Flying and pregnant? Follow doctor's orders

Oct 20, 2009 By Judith Graham

The Boston woman was in her 38th week of pregnancy when a close family member died in New York City. She asked her obstetrician, Dr. William Barth Jr. of Massachusetts General Hospital, if traveling to the funeral was out of the question.

No, it's fine to make a quick plane trip, the doctor remembers telling his patient after he examined her. "I thought the likelihood of labor was low, and this was an important occasion," he said.

Indeed, occasional air travel is safe for healthy , according to a new committee opinion issued by the American College of Obstetricians and Gynecologists.

That holds true even in the last month of pregnancy, although most doctors generally prefer that women stop air travel around 36 weeks in case they go into early labor, said Barth, chairman of ACOG's Committee on Obstetric Practice.

"Exercise normal precautions" by drinking lots of water, getting up and walking, wearing support stockings and keeping your seat belt fastened while seated, he advises soon-to-be moms who choose to fly. Because pregnant women are at increased risk of blood clots, these measures are "even more important," Barth said.

If your stomach has been on a roll during pregnancy, consider taking an anti-nausea pill before getting on a plane. Also, avoid consuming foods or drinks that can cause gas because gas will expand in your stomach at high altitudes.

Some airlines require a note from a doctor if a pregnant woman wants to travel up to a month before her due date. "It's not that flying is particularly dangerous at that time," Barth said. "It's that the probability of going into labor is higher," and airlines want to avoid that possibility.

If you have control over your schedule, traveling by plane in mid-pregnancy (14 to 28 weeks) is preferable because that's when the risks of miscarriage and premature labor are lowest, according to the Mayo Clinic.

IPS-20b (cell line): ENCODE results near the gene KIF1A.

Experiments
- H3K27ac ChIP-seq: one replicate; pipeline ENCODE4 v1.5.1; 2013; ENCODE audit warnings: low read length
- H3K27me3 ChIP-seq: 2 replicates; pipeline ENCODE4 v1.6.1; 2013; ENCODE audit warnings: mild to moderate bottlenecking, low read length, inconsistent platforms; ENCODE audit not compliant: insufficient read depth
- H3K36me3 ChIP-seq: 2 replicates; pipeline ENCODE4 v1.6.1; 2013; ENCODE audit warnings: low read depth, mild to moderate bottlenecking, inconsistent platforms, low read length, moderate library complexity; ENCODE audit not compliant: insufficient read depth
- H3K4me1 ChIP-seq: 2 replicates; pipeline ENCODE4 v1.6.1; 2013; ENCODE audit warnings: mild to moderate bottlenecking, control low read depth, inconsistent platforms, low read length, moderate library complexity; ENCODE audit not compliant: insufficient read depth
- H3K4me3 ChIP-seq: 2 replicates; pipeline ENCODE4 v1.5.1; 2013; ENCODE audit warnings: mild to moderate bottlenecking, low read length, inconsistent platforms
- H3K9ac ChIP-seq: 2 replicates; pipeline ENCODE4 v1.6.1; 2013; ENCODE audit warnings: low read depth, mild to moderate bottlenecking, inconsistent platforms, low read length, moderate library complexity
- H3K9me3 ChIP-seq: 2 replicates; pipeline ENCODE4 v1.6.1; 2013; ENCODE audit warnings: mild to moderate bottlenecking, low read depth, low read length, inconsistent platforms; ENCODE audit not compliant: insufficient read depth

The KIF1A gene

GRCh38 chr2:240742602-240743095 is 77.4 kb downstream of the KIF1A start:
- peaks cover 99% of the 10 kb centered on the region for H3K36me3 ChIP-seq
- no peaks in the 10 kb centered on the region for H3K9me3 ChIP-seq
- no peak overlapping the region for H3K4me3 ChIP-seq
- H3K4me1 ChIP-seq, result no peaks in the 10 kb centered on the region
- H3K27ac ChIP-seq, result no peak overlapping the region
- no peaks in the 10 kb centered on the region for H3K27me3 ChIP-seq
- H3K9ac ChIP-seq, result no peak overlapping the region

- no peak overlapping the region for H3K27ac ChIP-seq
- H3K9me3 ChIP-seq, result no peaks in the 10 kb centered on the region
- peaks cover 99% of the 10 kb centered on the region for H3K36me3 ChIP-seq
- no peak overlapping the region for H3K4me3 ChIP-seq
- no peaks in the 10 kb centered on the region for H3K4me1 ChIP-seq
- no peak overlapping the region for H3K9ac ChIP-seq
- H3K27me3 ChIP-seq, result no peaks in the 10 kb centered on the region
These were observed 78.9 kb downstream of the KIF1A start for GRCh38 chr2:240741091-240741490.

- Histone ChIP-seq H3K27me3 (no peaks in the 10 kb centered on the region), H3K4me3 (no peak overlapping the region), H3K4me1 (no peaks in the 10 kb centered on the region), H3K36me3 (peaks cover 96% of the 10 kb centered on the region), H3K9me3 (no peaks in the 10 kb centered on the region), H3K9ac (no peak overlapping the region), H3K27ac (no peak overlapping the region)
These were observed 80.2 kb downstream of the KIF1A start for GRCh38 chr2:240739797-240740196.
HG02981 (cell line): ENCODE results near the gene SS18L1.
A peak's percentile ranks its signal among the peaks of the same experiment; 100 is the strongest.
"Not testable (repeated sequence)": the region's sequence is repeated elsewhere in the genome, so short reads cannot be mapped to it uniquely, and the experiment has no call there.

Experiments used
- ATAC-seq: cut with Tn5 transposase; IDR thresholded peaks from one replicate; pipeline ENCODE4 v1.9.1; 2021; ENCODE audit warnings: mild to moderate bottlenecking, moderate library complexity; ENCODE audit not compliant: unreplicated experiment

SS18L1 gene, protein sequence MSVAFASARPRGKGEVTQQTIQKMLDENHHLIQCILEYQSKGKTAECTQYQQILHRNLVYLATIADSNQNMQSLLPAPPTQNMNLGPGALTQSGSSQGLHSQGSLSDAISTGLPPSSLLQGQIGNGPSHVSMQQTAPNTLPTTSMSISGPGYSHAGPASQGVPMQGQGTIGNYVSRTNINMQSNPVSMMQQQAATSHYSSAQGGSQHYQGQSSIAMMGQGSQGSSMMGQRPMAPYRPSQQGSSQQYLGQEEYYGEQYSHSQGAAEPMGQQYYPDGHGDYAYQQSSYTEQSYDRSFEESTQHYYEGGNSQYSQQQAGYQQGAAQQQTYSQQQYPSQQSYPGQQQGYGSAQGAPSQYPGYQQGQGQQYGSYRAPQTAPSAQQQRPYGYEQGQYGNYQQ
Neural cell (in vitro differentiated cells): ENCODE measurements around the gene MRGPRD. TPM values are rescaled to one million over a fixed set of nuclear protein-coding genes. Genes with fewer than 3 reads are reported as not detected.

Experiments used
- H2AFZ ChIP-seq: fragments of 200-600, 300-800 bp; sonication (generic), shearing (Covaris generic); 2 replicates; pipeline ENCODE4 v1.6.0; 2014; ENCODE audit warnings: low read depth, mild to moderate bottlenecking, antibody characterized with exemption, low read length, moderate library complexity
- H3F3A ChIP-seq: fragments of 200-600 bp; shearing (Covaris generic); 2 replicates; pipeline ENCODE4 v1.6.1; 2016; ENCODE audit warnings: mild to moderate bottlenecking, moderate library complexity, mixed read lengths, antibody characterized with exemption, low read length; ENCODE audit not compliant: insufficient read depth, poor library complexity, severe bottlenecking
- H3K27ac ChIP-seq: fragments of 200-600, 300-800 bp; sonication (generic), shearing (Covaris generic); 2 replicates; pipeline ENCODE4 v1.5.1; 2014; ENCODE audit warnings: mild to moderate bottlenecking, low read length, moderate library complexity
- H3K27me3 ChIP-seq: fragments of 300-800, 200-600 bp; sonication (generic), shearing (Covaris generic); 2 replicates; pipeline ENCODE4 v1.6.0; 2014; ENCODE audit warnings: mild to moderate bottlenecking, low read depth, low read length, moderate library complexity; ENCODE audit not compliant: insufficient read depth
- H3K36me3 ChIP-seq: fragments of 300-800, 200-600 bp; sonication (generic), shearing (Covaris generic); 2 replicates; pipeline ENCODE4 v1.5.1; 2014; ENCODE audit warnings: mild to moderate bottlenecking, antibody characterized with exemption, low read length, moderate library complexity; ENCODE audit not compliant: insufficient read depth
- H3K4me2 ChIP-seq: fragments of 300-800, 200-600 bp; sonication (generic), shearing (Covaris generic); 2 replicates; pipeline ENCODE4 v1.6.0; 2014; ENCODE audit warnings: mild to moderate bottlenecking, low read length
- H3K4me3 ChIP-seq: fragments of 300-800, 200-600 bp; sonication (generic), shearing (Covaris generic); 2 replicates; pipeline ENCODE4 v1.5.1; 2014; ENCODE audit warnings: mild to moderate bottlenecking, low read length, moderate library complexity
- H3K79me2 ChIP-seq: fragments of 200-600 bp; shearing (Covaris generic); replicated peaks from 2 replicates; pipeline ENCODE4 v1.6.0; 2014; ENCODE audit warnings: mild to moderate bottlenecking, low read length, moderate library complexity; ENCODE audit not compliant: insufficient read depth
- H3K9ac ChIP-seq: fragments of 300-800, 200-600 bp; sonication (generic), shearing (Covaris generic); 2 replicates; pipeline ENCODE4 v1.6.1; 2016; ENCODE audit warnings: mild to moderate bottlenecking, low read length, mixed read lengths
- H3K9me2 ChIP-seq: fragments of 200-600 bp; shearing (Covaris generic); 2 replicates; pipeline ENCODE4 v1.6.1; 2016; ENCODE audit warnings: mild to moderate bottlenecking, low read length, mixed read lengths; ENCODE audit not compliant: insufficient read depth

The outlook is more restrictive for pregnant women with underlying medical issues such as heart disease or lung disease that could be exacerbated by air travel. They shouldn't fly at any point because of physiological changes -- an increased heart rate, higher blood pressure and less oxygen in the blood -- that take place at high altitude, the ACOG statement noted.

It updates a previous 2001 committee opinion with information from new studies that found air travel is generally safe for healthy pregnant women.

Also, isn't recommended, even occasionally, for women who are at risk of premature labor or have other obstetrical complications such as pregnancy-induced hypertension, Barth said.

He recollects a patient carrying twins who wanted to travel to London for an art show. In her 28th week of pregnancy, she thought she'd made plans far enough in advance to avoid any problems. But when the doctor examined her, her cervix was 2 centimeters dilated, a sign she might go into labor prematurely. The woman canceled her reservations and stayed home.

For pregnant women who travel constantly for work, flying can present a risk because of the exposure to cosmic radiation. This form of radiation comes from the sun and outer space and is more intense at higher altitudes. At one point it was thought the mother's body reduced a fetus's exposure to radiation; currently, this isn't believed to be the case, however.

Any passenger can calculate his or her exposure to cosmic radiation from a specific flight by visiting the Federal Aviation Administration's Web site tinyurl.com/cosmicrad.

Pregnant women who travel occasionally don't have to worry about radiation, even if they take long trips, the new ACOG statement said. Even the longest international flight will expose a passenger to no more than 15 percent of the recommended annual radiation limits.
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(c) 2009, Chicago Tribune.
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